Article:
Trooper Crescenzi also observed the Defendant to have slurred speech, and watery, glassy eyes with constricted pupils.
Based on these observations, Trooper Crescenzi has the Defendant perform some Standardized Field Sobriety Exercises.
The Defendant performs some Field Sobriety Exercises and was arrested for DUI and DUI with Property Damage.
Pure Opinion Testimony Does not Exist in Florida in Any Form
When the Legislature adopted the Daubert standard on July 1st 2013, Florida Statute § 90.702 was modeled after its federal counterpart:
Testimony by experts.—If scientific, technical, or other specialized knowledge will assist the trier of fact in understanding the evidence or in determining a fact in issue, a witness qualified as an expert by knowledge, skill, experience, training, or education may testify about it in the form of an opinion or otherwise, if:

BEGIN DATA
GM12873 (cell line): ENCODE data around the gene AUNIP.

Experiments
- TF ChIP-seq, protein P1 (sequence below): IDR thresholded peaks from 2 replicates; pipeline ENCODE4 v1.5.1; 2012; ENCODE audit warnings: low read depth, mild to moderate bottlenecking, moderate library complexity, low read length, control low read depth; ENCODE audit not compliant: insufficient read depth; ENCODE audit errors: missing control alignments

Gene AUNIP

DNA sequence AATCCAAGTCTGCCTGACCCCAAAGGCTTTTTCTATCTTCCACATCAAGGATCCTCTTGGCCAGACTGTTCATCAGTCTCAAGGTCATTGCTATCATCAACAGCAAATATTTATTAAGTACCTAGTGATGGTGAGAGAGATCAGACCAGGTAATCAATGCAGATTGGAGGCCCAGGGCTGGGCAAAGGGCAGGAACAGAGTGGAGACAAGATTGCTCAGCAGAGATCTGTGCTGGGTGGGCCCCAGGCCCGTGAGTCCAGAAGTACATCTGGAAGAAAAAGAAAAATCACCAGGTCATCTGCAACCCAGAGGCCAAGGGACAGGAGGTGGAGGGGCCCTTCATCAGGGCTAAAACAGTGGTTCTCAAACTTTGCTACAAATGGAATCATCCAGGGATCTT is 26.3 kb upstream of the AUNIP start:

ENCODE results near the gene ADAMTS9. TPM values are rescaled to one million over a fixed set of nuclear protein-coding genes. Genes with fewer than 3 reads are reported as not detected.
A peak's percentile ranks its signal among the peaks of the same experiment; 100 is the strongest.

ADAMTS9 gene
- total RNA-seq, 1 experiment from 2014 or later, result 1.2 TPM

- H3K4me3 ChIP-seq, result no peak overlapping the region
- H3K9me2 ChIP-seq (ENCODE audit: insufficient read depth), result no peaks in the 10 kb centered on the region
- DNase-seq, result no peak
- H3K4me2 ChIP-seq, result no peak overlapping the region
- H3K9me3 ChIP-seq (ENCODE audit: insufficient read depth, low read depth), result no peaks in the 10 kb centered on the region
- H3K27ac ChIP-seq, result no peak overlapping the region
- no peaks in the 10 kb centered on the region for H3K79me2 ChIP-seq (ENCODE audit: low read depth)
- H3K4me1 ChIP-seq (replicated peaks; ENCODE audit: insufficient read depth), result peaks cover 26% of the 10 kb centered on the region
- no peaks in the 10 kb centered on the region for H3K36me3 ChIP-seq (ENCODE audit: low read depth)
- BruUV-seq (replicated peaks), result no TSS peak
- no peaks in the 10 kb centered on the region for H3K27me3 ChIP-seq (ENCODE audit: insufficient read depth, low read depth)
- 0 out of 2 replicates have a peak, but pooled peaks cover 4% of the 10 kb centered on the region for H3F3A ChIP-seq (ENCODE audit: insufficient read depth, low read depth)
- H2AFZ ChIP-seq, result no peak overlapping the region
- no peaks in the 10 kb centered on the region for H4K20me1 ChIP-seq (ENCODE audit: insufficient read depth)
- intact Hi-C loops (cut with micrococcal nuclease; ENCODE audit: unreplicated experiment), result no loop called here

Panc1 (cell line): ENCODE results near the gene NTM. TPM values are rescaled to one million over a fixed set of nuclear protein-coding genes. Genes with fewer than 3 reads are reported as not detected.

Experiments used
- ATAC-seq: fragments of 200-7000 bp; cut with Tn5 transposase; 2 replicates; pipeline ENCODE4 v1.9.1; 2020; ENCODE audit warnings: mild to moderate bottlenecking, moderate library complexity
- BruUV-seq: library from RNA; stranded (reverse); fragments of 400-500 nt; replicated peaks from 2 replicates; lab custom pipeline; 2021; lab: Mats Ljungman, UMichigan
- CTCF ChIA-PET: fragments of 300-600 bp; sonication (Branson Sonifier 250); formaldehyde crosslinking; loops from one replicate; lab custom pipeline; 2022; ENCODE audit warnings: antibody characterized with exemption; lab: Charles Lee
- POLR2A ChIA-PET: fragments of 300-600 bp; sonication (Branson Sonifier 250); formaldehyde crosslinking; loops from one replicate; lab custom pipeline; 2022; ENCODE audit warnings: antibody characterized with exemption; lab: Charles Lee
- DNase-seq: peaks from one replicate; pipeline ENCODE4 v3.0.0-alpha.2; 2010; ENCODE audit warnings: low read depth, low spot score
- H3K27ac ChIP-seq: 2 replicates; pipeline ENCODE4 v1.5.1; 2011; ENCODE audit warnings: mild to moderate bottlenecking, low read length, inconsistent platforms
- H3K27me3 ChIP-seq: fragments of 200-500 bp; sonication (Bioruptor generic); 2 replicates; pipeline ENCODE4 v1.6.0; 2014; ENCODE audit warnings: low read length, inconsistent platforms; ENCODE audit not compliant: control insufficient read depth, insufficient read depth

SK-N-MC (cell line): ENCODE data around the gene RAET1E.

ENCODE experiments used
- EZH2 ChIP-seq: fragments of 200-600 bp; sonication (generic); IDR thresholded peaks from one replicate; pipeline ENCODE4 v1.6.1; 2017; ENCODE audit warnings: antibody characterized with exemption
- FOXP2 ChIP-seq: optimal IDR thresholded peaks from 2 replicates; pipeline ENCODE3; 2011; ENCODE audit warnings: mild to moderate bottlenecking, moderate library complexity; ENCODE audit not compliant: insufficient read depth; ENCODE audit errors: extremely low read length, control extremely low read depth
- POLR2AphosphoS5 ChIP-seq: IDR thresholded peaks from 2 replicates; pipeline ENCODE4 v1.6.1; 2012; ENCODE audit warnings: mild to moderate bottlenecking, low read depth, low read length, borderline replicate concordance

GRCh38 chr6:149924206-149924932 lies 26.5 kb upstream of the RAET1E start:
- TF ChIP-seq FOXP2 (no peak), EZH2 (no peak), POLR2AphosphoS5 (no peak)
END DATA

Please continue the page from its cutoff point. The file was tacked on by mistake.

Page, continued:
(1) The testimony is based upon sufficient facts or data;
(2) The testimony is the product of reliable principles and methods; and
(3) The witness has applied the principles and methods reliably to the facts of the case.
Florida Statute § 90.702 (2015).
There are several cases which interpret this statute as amended. The first is Perez v. Bell South Telecommunications, Inc., 138 So.3d 492 (Fla. 3d DCA 2014). This case is binding. Pardo v. State, 596 So.2d 655, 666-667 (Fla. 1992). Perez holds that “the Legislature expressed its intent to ‘prohibit in the courts of this state pure opinion testimony…” Perez, 138 So.3d at 497. See also: Giaimo v. Florida Autosport, Inc., 154 So. 3d 385 (Fla. 1st DCA 2014) (holding that the Legislature intended to prohibit pure opinion testimony); Booker v. Sumter County Sheriff’s Office/N. Am. Risk Services, 166 So. 3d 189, 193 (Fla. 1st DCA 2015) (finding that pure opinion testimony that is “based only on the personal experience and training” is no longer admissible).